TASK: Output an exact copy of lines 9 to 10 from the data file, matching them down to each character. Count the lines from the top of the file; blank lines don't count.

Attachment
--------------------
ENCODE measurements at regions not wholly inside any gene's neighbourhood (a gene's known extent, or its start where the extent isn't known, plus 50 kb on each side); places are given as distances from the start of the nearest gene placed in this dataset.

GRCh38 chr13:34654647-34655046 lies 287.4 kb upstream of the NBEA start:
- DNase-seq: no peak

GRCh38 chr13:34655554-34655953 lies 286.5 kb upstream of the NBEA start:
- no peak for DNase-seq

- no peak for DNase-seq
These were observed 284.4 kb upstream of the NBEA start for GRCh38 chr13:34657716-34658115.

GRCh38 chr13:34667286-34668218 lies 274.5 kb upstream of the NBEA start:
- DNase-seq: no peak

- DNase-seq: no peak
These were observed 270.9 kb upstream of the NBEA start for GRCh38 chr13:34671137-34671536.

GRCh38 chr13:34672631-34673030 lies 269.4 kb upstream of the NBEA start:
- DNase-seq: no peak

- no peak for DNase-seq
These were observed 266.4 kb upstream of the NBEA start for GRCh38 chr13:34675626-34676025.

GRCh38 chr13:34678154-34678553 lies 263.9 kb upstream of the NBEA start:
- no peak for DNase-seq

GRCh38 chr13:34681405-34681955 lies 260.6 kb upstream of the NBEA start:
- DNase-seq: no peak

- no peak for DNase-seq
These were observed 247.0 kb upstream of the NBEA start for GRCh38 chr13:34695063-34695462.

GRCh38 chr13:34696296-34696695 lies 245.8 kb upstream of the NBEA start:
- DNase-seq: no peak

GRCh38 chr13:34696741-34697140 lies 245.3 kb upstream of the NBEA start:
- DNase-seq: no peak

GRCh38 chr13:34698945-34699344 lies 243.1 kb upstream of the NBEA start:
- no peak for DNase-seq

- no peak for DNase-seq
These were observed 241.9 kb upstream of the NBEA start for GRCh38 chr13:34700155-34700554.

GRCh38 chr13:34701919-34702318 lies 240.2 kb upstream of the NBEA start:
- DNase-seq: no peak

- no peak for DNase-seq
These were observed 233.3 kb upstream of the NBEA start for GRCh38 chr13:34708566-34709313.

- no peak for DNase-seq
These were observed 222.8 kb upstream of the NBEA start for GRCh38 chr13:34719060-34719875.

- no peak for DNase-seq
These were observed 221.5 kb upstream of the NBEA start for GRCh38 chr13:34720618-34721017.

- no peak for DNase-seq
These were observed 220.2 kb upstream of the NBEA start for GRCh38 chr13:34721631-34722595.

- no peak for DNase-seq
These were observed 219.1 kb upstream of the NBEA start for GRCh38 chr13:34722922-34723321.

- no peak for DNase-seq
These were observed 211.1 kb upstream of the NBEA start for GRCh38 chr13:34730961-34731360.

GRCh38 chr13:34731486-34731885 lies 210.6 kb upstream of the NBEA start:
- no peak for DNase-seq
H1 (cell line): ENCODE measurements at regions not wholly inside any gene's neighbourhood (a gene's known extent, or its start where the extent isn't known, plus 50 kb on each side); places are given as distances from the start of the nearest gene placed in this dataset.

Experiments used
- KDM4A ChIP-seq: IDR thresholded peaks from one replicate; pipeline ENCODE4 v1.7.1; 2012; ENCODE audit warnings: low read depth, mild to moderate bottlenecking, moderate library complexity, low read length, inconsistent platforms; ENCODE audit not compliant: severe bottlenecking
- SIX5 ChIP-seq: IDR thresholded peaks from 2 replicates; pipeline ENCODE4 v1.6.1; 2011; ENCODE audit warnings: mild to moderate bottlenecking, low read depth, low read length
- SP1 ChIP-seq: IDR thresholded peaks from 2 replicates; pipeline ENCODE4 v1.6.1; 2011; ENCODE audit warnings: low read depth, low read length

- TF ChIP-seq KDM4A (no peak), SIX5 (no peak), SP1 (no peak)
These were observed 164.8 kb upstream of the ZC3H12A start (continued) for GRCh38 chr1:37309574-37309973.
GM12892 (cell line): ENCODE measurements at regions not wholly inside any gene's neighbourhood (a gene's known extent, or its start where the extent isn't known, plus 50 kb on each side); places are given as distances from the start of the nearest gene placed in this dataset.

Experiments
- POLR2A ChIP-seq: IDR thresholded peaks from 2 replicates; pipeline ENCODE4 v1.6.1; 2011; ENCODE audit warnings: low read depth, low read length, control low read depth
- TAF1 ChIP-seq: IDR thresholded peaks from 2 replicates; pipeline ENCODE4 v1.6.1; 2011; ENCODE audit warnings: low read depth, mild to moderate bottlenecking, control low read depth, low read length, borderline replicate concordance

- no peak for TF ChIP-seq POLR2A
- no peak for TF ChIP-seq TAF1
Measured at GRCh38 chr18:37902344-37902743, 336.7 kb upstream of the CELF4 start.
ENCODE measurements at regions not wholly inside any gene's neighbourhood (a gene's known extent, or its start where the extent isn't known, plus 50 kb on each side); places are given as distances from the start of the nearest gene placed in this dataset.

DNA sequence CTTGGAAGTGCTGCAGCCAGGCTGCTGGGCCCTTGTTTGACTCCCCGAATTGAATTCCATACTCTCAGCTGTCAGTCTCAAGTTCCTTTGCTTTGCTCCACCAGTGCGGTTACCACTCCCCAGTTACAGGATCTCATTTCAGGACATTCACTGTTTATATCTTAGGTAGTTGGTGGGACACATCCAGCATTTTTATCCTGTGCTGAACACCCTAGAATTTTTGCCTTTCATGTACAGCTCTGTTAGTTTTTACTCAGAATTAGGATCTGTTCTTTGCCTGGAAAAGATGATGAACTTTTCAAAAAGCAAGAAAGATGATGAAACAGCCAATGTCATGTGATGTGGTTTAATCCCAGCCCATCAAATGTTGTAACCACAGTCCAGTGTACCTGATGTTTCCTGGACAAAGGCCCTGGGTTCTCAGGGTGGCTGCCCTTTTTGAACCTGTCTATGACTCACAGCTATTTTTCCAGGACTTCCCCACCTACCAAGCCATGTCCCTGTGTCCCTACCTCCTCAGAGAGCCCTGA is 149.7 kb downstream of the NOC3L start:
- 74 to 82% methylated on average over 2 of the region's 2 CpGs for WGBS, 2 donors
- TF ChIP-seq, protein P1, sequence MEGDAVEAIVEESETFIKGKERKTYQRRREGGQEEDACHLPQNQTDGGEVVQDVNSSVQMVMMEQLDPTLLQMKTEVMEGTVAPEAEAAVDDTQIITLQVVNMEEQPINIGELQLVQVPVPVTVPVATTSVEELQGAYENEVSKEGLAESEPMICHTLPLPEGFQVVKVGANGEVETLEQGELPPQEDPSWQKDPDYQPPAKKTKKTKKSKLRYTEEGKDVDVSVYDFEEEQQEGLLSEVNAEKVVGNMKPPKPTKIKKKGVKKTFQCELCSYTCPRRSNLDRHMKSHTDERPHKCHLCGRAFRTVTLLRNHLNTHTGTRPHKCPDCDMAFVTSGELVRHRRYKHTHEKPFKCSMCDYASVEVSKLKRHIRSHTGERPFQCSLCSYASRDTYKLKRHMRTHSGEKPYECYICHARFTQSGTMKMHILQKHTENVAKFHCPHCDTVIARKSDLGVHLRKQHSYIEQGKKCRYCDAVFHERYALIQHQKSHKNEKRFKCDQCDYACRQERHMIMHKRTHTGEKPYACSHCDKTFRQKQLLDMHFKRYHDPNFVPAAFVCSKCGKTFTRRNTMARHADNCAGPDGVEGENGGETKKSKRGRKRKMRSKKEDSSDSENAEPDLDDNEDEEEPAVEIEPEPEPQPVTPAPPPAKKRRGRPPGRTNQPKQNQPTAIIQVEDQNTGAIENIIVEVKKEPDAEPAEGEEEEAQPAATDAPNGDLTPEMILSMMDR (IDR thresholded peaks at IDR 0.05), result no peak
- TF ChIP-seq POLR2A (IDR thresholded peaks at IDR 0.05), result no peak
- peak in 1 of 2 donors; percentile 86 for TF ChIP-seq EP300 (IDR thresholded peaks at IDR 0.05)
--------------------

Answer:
- DNase-seq: no peak

- DNase-seq: no peak